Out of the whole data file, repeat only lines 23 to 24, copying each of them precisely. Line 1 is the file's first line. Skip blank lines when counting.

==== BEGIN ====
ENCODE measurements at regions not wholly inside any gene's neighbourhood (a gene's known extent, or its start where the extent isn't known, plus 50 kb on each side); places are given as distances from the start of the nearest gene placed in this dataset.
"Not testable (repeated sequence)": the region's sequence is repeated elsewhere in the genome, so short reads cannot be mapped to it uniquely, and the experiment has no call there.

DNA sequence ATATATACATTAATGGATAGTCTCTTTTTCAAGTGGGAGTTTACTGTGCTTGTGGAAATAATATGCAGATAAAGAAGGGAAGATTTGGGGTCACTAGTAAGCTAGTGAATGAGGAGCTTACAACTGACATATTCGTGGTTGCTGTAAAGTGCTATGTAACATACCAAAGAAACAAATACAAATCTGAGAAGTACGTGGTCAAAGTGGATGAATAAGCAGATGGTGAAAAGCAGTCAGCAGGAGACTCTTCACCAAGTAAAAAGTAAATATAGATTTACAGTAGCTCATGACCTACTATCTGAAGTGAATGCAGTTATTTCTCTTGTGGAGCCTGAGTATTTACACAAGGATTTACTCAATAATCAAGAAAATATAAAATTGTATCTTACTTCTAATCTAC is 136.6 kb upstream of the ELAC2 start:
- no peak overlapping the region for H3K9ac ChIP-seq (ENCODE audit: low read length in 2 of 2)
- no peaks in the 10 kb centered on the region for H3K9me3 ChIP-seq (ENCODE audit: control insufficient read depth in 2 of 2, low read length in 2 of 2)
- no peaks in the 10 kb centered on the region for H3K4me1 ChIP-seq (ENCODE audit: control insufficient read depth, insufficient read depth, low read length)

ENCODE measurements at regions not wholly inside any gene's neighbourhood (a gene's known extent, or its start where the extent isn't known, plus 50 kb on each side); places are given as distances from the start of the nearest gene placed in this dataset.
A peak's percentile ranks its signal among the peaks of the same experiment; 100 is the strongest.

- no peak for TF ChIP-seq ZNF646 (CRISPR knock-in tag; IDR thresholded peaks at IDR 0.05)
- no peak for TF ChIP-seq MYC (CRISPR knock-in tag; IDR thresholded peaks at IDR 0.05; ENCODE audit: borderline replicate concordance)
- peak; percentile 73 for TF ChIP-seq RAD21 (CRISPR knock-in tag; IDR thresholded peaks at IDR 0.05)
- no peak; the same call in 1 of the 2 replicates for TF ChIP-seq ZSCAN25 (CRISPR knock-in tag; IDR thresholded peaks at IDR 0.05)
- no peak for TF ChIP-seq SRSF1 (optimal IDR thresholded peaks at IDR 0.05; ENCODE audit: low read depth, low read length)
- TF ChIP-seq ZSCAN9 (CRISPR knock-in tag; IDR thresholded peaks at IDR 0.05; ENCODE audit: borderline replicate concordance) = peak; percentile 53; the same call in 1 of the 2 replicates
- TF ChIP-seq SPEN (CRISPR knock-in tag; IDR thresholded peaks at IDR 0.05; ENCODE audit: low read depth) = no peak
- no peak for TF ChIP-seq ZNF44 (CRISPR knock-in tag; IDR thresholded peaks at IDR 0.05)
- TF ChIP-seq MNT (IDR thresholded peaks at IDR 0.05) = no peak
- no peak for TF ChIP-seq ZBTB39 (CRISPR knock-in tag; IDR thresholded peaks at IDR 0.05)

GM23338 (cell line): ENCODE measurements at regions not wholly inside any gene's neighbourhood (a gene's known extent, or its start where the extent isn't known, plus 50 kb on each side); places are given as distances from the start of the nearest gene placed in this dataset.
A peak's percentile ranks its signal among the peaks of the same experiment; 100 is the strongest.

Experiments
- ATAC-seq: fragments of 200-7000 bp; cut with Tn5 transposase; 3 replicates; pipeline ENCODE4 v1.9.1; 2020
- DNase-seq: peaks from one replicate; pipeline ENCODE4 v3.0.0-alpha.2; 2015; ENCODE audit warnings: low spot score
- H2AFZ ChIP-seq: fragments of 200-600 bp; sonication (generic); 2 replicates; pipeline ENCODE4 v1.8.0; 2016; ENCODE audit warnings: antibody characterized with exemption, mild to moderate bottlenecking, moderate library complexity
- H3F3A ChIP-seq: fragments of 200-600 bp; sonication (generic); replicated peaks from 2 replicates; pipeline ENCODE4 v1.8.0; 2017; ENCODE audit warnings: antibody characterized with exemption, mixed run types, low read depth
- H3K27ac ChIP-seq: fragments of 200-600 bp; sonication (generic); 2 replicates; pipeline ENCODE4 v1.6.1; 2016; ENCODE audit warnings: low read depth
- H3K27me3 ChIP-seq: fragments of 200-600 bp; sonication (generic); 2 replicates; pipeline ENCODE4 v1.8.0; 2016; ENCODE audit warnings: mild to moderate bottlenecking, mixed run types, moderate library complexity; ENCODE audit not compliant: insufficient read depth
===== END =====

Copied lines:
- DNase-seq: peaks from one replicate; pipeline ENCODE4 v3.0.0-alpha.2; 2015; ENCODE audit warnings: low spot score
- H2AFZ ChIP-seq: fragments of 200-600 bp; sonication (generic); 2 replicates; pipeline ENCODE4 v1.8.0; 2016; ENCODE audit warnings: antibody characterized with exemption, mild to moderate bottlenecking, moderate library complexity